In an attempt to acknowledge Armenian culture and Parajanov’s legacy in Armenian culture, the creators of “911” incorporated the Armenian word զգուշություն (warning/caution) appearing on yellow tape and the phrase, “Armenian Film Festival,” on the marquee that appears toward the end of the video. Lady Gaga also commissioned the floral alien costume she dons in the clip from Armenian designer Karina Akopyan. Are these enough for the clip to come off scot-free in critical debates? It is necessary to understand that when moral questions are not raised, what we are left with is either a compromise or a contest of power. The latter scenario is brutally colonialist at its core, where power determines the outcome. In this case, the disadvantaged cultural community hardly ever benefits from the outcome. Where ethics fail, then negotiation is the best option. Lady Gaga’s appropriation is one such negotiation, where the beauty of art can still be appreciated with some form of acknowledgment of the culture from which it draws its inspiration.
It is also important to note that Parajanov was not only Armenia’s son. The Soviet Empire, though a closed system, was interested in intra-imperial intercultural exchange that instilled feelings of belongingness to the whole. The main actress and muse of Parajanov’s film—Sofiko Chiaureli—was not, in fact, Armenian, but Georgian. Additionally, it would be callous not to acknowledge Georgia as an important site for Armenian intellectuals, especially at the turn of the 20th century and as related to the avant-garde. It is also important to understand that there was a healthy amount of cultural translation and transfer occurring between the two countries. Even more urgently, we must consider the fact that the relationships between the constituent Soviet republics were not based on a power dynamic, which cannot be said about the Russian SSR and its hierarchical relationship with the other 14 republics.
The 2015 photos of Stella Maxwell posing in Armenian daraz for Vogue Russia have been unearthed recently and deemed as cultural misappropriation. There is a misunderstanding among Armenians on social media platforms that the photos were for “Vogue Armenia;” however, no such magazine exists. The images perfectly capture the game of empires: a model from the US does a photoshoot for Russia in exoticized, i.e. Armenian, garb and locales, using the marginalized culture’s resources, photographer and above all, culture. Stemming from an inferiority complex, some Armenians’ positive reaction to the images of the blue-eyed, fair-skinned, and skinny Maxwell prove the unhealthy striving among Armenians to be white and for whiteness. Cui bono? Perhaps it is not the designer’s or magazine’s intent to “steal” from another culture, but these questions, as we know, are more complex than the dichotomy of “mine” and “yours.” Every culture has its own perspectives on what is right and wrong, appropriate and inappropriate, legal and illegal, and if we address the moral questions that a certain “borrowing” raises, it becomes more plausible that we would appeal to the moral views of only one culture. In other words, there will not be a consensus or a resolution. The best arbiter in this case, it seems, is the source community. Are Armenians offended by the images? Let us hypothetically infer that, no, they are not. Let me then ask these questions: Would we stop viewing a victim of domestic abuse as a victim even if the victim vigorously denies she is a victim? Would we consider someone with Stockholm syndrome “happy” and “fulfilled” with their abuser because the victim claims to be “happy” and “fulfilled”? Is Kanye’s Yeezy Mafia brand shoes, “Ararat,” (which, by the way, was an excellent marketing decision and was sold out within a few hours in an attempt to benefit a billionaire’s growing empire) cultural misappropriation? Without a doubt, it is. And I, as a broken record, ask again: Cui bono?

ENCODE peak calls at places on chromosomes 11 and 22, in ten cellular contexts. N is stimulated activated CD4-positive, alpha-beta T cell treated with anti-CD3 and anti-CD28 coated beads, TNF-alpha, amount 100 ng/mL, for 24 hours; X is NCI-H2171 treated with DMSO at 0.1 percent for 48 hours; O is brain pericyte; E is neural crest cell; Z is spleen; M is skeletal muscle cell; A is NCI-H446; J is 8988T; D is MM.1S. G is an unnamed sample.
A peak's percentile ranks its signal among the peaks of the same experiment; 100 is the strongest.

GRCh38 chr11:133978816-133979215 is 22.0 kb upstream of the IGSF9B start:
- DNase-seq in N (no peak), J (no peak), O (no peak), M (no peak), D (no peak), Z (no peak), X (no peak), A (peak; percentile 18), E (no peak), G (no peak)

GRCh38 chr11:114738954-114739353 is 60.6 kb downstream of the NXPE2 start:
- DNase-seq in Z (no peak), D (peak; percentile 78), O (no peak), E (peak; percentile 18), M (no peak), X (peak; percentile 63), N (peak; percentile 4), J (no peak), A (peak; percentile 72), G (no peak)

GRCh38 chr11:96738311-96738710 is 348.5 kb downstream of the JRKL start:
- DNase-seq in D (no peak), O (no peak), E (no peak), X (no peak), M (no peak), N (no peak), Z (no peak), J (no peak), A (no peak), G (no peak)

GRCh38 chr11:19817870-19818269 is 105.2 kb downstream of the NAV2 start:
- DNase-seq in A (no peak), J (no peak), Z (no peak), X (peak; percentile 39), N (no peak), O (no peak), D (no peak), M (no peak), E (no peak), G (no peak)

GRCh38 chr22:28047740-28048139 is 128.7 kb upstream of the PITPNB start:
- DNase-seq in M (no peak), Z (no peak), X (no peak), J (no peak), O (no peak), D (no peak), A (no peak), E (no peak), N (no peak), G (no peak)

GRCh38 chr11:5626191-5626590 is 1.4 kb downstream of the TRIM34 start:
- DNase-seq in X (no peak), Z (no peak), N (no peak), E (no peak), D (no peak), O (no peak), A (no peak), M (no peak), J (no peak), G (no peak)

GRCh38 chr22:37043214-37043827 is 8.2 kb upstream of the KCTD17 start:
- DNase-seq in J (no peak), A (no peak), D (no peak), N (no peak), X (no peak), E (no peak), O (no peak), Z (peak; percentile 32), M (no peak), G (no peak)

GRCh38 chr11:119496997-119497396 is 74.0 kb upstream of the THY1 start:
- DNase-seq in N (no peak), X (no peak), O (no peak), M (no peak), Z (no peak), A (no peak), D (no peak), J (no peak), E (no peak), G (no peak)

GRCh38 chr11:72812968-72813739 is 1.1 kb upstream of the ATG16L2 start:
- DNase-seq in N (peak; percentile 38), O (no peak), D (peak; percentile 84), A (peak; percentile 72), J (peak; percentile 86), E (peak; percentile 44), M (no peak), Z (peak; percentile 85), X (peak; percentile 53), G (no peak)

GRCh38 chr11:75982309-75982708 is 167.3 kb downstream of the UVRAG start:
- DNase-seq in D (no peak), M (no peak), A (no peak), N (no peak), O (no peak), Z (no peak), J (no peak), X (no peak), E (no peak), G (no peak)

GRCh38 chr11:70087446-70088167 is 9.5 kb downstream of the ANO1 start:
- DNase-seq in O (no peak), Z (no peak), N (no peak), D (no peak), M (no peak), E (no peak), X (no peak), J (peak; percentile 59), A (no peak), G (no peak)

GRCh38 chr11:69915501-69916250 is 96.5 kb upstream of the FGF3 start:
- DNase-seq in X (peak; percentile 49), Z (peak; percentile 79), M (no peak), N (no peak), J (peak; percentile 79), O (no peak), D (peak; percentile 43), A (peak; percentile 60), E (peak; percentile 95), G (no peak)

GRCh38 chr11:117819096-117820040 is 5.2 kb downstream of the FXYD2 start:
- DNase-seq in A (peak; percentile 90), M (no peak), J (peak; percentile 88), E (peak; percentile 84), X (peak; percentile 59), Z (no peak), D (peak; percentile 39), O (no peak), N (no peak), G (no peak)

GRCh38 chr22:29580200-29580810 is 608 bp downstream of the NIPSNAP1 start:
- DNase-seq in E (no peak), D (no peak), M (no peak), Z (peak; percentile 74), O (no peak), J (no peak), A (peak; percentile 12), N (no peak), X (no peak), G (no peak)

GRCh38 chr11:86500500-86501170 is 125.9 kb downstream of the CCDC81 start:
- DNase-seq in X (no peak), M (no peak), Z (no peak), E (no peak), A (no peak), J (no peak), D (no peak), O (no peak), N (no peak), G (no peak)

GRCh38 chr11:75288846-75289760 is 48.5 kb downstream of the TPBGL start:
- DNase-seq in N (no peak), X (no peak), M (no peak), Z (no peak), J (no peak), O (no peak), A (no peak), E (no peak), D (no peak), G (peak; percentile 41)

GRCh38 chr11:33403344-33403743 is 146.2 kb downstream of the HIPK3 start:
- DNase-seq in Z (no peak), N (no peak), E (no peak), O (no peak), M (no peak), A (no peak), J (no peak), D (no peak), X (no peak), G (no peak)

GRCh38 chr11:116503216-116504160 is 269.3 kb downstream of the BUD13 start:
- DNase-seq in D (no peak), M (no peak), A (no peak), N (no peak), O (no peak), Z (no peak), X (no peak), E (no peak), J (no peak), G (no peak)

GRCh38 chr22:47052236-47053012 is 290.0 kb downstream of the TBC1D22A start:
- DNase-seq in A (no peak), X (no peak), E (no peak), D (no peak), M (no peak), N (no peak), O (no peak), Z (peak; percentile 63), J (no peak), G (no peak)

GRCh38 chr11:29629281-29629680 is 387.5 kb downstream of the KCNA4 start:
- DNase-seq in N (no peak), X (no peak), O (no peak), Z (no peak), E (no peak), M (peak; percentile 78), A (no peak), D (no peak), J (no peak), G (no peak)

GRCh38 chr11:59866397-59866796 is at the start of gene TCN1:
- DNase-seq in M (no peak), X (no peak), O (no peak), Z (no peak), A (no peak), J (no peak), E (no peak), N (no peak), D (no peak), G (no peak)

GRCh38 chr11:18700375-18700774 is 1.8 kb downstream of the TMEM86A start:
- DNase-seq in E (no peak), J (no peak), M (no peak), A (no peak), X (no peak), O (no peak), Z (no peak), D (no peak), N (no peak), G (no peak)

Culture is fluid, and perhaps some marginalized cultures save aspects of their culture through appropriation, which can act as a form of advertisement. But then again, where do we stand when we must rely on the commodification of our culture to help push it into the center from the periphery, even if for a brief moment, like Sisyphus with his rock, only to see it pushed back into the margins again? “Can the subaltern speak?” asks the renowned postcolonial and feminist critic Gayatri Chakravorty Spivak. In postcolonial discourse and within the imperial matrix, the “subaltern” is the “other” that has no access to cultural imperialism.
It just gets tiring when someone else constantly does our speaking for us.